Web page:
B.C. Askins

The Man With the Golden Gun

The Liar Paradox and Presuppositional Apologetics 2: A Critique

English: The Pinocchio paradox. When Pinocchio...

The Pinocchio paradox. When Pinocchio says “My nose grows now” it creates a Liar sentence and makes Pinocchio’s nose to grow if and only if it does not grow. (Photo credit: Wikipedia)

Pat Mefford has said that “conventional notions of truth and falsity in our natural language and in our everyday discourse are what I consider to be a useful fiction.” He proposes the adoption of Alfred Tarski’s semantic conception of truth, an artificial hierarchy of languages whereby the truth predicate for an initial “object-language” is only found in a “meta-language” (neatly escaping the Liar Paradox, i.e. “This sentence is false.”). However, as we’ll see momentarily, if the intuitively appealing use of “true” and “false” in our natural language is a “useful fiction,” as Mefford put it, then Tarski’s hierarchy could be considered a “useless fiction” in contrast.

Tarski’s proposal is that we can save consistency in the face of the Liar Paradox, not for natural languages, but for restricted and regimented artificial languages, wherein no language contains its own truth predicate. At the bottom level, we have the “object language,” which does not contain words like “true” or “false” at all. Above that we have the “meta-language,” which contains such words, but where they can only be applied to object language sentences. It really is a very clever way of avoiding the Liar, since no self-referential, truth-value-ascribing sentences are possible within any given language.

However, if we want to contend with the truth-value of an assertion made in the meta-language, we would need further recourse to a meta-meta-language to consider whether or not the truth predication of the meta-language (regarding the object-language) is correct. What if there’s a question regarding the truth ascribed in the meta-meta-language? Well, we need a meta-meta-meta-language. See the pattern? It’s turtles all the way down.

Consider the following example:

(1) All dogs go to heaven.

(2) It is true that “all dogs go to heaven.”

(3) It is false that “all dogs go to heaven.”

Sentence (1) is written in the object-language while (2) and (3) are in the meta-language. How do we express the disagreement between (2) and (3)? If we were allowed to do that in the meta-language, then the meta-language would contain its own truth predicate, and we could construct a meta-language sentence like (1), but the problem of the Liar wouldn’t have been avoided. So we have to step up into a meta-meta-language to make a statement like:

(4) It is false that “it is true that ‘all dogs go to heaven.’”

Note that most explanations of Tarski’s linguistic hierarchy are commonly made in our natural language, not within the hierarchy itself. This isn’t clearly self-refuting, since such a project appears possible, but it would seem awkward and impractical to parse out each sentence’s place within the hierarchy while explaining the hierarchy itself; consistency would require such a task though. So, while this hierarchy of languages presents a resolution for the special case of the semantics associated with the Liar Paradox it makes the semantics associated with the rest of discourse cumbersome and unnatural.

Further, there are statements which seem intuitively true and which would be useful in discussing Tarski’s hierarchy but which simply can’t be said in any of his artificial languages. For instance:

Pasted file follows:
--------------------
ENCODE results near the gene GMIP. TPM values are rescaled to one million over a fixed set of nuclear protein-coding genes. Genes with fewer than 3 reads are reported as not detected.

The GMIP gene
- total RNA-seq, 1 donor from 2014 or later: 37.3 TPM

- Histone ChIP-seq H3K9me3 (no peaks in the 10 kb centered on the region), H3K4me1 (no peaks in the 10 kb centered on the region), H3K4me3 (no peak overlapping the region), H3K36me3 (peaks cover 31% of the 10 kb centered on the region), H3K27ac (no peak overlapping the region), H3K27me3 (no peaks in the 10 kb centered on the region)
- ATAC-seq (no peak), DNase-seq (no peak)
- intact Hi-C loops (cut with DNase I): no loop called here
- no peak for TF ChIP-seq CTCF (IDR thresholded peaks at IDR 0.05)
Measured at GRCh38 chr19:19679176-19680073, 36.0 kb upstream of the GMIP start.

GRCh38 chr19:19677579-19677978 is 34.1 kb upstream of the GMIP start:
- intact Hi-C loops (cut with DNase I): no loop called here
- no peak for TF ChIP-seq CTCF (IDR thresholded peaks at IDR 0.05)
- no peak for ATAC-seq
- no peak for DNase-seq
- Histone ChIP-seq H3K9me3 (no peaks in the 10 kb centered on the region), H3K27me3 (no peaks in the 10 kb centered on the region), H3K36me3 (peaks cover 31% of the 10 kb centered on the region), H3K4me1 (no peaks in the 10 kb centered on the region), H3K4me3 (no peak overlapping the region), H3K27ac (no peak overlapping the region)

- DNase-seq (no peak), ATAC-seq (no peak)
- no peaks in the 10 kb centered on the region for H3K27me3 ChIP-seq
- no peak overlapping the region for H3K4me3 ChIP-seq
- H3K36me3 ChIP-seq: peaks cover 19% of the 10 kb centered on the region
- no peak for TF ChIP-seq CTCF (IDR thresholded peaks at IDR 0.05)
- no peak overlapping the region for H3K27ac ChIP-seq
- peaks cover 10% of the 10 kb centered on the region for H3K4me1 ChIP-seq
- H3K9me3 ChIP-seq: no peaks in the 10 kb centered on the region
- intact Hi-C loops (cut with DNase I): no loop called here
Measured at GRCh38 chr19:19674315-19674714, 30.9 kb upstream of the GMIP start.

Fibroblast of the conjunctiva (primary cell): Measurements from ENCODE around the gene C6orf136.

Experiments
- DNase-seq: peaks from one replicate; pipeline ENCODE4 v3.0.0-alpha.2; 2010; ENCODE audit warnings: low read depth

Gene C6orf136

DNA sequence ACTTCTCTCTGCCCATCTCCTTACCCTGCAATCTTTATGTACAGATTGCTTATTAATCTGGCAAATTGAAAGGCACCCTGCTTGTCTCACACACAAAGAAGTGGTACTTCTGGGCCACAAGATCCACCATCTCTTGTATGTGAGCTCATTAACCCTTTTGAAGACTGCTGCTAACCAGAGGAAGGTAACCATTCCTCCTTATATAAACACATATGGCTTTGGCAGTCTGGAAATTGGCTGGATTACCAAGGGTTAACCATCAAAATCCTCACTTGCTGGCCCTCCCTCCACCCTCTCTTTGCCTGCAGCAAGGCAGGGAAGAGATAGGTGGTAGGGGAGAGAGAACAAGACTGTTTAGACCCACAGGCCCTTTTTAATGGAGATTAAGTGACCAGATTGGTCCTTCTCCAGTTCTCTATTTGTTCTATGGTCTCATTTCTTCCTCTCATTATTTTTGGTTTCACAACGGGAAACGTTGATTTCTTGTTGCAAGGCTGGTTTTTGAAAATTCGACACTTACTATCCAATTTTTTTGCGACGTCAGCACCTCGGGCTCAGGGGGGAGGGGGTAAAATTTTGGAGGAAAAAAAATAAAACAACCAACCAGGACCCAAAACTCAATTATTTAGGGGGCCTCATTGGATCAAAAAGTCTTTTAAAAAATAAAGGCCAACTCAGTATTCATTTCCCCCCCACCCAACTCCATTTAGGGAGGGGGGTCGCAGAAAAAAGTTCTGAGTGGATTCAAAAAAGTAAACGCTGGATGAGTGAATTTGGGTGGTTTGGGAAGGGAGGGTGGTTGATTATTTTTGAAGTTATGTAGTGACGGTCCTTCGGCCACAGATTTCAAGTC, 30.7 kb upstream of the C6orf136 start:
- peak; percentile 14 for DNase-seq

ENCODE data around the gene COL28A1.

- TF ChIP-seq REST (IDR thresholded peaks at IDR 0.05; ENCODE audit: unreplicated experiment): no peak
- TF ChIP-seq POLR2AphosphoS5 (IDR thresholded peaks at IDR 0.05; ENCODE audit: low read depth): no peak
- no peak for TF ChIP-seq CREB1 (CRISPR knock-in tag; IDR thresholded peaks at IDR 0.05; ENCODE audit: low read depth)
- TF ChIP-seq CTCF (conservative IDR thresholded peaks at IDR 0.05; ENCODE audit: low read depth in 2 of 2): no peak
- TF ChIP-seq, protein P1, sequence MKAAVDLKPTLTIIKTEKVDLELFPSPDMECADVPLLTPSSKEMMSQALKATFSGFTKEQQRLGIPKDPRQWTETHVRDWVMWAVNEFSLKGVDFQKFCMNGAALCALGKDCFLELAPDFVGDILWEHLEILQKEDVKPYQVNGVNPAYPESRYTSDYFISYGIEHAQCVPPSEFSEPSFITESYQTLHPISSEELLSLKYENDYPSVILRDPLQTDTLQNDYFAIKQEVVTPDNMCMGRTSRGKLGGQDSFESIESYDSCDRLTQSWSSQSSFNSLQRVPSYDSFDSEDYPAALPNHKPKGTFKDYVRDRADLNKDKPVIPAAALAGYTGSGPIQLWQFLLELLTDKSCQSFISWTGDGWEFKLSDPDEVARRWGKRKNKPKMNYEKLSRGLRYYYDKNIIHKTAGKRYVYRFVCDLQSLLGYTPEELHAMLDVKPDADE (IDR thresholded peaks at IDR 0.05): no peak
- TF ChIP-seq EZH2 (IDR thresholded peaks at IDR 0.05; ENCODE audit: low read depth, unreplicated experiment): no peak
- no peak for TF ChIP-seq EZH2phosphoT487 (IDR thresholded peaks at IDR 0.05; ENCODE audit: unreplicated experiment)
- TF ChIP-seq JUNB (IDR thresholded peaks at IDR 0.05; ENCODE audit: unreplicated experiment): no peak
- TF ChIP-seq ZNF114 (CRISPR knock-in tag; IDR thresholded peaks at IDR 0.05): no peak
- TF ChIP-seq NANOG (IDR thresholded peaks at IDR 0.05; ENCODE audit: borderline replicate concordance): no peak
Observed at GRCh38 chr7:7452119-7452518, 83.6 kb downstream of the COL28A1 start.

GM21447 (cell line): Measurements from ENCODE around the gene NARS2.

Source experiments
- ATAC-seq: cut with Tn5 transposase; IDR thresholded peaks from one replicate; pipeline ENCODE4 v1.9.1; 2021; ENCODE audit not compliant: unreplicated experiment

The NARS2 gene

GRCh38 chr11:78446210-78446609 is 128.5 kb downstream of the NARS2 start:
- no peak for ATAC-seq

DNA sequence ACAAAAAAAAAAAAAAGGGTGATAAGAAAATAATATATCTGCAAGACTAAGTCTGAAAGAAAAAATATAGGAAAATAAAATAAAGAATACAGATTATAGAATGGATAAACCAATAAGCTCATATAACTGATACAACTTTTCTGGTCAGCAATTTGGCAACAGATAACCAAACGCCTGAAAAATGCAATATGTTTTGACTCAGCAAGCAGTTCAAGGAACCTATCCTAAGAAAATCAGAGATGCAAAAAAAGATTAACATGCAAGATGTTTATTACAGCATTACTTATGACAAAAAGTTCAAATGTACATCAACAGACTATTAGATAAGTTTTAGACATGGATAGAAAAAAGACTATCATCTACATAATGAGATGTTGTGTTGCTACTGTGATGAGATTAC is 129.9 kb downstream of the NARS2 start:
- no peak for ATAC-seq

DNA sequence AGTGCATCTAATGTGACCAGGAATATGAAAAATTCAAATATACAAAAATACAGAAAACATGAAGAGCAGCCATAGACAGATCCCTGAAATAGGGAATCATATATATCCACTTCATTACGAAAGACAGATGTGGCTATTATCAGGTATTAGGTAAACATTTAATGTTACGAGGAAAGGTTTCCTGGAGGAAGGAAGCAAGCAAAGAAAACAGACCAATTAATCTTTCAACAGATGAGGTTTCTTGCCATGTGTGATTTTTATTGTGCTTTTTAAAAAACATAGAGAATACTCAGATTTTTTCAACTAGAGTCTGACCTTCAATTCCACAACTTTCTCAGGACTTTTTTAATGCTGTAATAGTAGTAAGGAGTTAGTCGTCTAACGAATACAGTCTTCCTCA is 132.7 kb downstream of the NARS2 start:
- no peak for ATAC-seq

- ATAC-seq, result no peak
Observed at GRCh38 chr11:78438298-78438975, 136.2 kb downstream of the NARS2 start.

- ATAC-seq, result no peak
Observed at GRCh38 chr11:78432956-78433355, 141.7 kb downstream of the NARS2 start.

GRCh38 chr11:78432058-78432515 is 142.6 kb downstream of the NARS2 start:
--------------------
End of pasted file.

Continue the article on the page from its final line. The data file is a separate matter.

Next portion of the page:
(5) No sentence anywhere in the hierarchy says of itself that it is false.

(6) No sentence anywhere in the hierarchy is both true and false.

Sentences like (5) and (6) are commonly used in persuading someone to employ Tarski’s hierarchy, but have no place within the hierarchy itself. There is no “ultimate-meta-language” or “trans-meta-language” which can use a truth predicate in reference to itself (much less to the entire hierarchy). This is a severe problem for the theory, since the principle which helps it to escape the Liar Paradox also prevents it from being useful in broader discourse, especially when attempting to demonstrate the value of its proposed solution.

To add insult to injury, the Liar Paradox may not be predicable in Tarski’s hierarchy, but it is still present in English – and Tarski’s solution says nothing about that.

In fact, some* interpret Tarski to be a “proto-dialetheist” of sorts, in that he believed semantic paradoxes of self-reference within natural languages were inescapable (he famously, and controversially, stated that natural languages were “inconsistent”). This may be why he was willing to abandon natural languages to preserve logical consistency (albeit of an artificial sort). (*See The Law of Non-Contradiction: New Philosophical Essays by Graham Priest, et al, p. 118f.)

So, with regard to Mefford’s proposed solution to the Liar Paradox (which he raised as an objection to Chris Bolt’s presuppositional/covenantal apologetic) there are some severe problems which leave him in the regrettable position of having no answer for his own objection.

As I said in my last post, (if I get the time and people seem interested) I’ll propose a solution to the Liar Paradox, as well as some ethical considerations on the whole issue.

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3 thoughts on “The Liar Paradox and Presuppositional Apologetics 2: A Critique

  1. Pingback: Pat Mefford on Liar Paradox and Titus 1.12-13a (Again)

  2. Pingback: The Liar Paradox and Presuppositional Apologetics 3: A “Final” Reply to Patrick Mefford « B.C. Askins

  3. Pingback: The Liar Paradox and Presuppositional Apologetics 4: Defending Classical Logic « B.C. Askins

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